The Dallas-Fort Worth apartment market continues to sizzle, with an annualized rent growth rate of 19.6% — the second strongest of the Texas markets, according to a new report.
Landlords aren’t seeing a seasonal slowdown and most expect some degree of growth to continue, according to the November Market Line report from ApartmentData.com.
Breaking it down, the North Central Expressway/Upper Greenville Avenue apartment submarket leads the way, with 32.9% annualized growth in rent.
The West Lewisville/Flower Mound and East Plano/Richardson round out the three hottest DFW submarkets of the 37 that ApartmentData tracks, with annualized growth of 27.4% and 25.1%, respectively.
Apartment occupancy across DFW stands at 93.4%.
Demand remains strong across DFW, especially on the western side of the Metroplex, judging by the number of new apartments absorbed and other metrics.
Almost 44,000 units have been absorbed in the past 12 months across DFW. A total of 107 multifamily communities with more than 30,000 units have opened in the past year, according to the Market Line report.
An additional 70 communities are under construction, which will add 19,600 units to the housing stock when complete. Some 166 apartment communities are proposed for construction, totaling roughly 69,500 units in the planning/development stage.
Dallas-Fort Worth is the largest multifamily market in Texas and one of the biggest in the country, with an operating supply of 3,331 communities and about 798,000 units, according to ApartmentData.com’s tally. By comparison, Houston has a supply of about 702,000 units, Austin has roughly 264,000 apartments and San Antonio clocks in with just over 208,000 units.
Compared to other Texas markets, DFW ranks second in annual rental rate growth, trailing Austin which posted a 29.1% increase over the past 12 months in that category. Austin’s apartment occupancy is 92.7%, and the market has absorbed almost 22,600 units in the past year.
Rent rate growth in San Antonio is 16.3% for the past year. Occupancy in the Alamo City is 93.5%, and the market absorbed 11,285 units in the past year.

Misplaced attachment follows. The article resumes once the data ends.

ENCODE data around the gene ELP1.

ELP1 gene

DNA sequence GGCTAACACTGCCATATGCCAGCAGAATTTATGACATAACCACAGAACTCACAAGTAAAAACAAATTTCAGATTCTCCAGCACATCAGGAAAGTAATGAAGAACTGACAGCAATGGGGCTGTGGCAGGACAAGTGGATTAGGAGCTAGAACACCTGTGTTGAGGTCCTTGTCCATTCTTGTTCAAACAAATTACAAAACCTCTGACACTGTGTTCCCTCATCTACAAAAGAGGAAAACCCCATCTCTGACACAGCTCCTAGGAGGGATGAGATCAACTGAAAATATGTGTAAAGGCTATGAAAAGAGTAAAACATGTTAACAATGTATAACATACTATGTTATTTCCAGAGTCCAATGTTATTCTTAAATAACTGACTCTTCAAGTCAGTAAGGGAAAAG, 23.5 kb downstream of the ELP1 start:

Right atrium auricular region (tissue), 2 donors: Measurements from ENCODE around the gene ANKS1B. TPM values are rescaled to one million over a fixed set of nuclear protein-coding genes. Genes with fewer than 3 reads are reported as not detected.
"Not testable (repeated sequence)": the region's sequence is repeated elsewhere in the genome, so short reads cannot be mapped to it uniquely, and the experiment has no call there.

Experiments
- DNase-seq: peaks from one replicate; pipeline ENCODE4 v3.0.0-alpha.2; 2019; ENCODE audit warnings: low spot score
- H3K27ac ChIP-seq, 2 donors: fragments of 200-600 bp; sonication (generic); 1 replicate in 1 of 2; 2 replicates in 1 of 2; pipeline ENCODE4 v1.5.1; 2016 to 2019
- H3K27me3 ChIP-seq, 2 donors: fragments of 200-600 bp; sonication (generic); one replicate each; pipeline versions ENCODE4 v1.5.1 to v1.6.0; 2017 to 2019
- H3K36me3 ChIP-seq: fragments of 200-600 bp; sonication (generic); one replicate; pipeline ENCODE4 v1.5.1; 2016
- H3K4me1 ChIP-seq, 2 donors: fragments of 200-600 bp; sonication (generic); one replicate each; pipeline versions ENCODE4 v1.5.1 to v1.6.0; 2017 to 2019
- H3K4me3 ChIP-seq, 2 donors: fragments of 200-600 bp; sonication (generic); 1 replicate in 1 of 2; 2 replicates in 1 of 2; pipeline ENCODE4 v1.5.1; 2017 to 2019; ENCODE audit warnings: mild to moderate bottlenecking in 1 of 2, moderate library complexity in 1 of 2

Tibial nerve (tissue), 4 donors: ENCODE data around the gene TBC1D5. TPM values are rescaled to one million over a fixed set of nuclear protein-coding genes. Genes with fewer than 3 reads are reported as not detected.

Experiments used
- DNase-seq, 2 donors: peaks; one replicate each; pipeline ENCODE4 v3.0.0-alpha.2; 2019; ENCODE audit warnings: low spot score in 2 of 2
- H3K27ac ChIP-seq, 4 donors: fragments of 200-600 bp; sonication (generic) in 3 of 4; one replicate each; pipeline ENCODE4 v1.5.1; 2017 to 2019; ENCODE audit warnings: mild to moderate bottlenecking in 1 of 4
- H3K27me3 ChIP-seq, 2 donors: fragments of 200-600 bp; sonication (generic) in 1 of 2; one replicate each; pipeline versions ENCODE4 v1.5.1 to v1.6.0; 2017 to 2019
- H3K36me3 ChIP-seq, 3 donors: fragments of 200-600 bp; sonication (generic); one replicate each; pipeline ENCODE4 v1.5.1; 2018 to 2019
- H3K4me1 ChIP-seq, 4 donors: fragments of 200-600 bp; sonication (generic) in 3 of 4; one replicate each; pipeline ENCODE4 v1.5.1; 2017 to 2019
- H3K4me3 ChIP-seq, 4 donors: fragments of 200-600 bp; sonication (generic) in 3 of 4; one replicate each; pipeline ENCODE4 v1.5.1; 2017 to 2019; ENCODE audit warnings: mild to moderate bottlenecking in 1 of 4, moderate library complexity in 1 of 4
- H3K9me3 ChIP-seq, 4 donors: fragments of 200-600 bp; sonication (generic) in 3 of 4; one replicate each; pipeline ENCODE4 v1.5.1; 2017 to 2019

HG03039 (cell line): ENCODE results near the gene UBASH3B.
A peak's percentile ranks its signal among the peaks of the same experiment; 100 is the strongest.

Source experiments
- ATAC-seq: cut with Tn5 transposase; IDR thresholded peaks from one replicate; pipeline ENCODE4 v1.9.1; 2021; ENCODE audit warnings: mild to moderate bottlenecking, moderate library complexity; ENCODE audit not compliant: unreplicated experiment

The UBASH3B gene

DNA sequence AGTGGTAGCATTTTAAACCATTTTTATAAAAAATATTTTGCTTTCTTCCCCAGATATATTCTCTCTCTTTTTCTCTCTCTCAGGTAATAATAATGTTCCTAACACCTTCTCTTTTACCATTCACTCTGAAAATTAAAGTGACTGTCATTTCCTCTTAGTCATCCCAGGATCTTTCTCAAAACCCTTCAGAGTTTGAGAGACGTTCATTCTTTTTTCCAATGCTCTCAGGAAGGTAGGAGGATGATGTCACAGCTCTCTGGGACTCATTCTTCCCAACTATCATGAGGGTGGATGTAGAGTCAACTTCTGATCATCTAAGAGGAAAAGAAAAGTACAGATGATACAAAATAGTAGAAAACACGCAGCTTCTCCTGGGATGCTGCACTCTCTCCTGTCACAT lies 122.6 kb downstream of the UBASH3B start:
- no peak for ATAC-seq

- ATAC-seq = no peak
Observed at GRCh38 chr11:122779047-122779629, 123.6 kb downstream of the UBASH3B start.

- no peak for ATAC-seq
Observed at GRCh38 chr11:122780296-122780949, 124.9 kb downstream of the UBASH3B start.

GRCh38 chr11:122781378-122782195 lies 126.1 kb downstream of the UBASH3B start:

Houston rents have risen 14.6% in the past year. Apartment occupancy stands at 91.9% and about 36,900 units. Have been absorbed in the past 12 months, ApartmentData’s count shows.
The statistics are derived from a continuous survey of all apartment communities. Effective rental prices are calculated net of concessions and utility adjustments. Concessions are discounts such as move-in specials and months of free rent. ApartmentData.com captures the effect of these specials and prorates them over a lease term to arrive at a percentage reduction in market or street rents.
Looking at the short-term, rents in Dallas-Fort Worth increased 0.7% month-over-month in November, compared to a 0.8% increase nationally, according to another report. Month-over-month growth in Dallas ranks No. 48 among the nation’s 100 largest cities, according to ApartmentList.
Median rents in DFW stand at $1,126 for a one-bedroom apartment and $1,351 for a two-bedroom.
The national rent increase of 0.8% this month is less than half of last month’s growth rate and the smallest increase since February, ApartmentList’s November Rent Report found. Despite the slowdown, rent growth is still outpacing its pre-pandemic trend.
“While our national index continues to trend upward, 22 of the nation’s 100 largest cities saw rents fall this month, ending a six month stretch in which virtually all of these cities were experiencing uninterrupted rent growth,” the report says.
Publication: Dallas Business Journal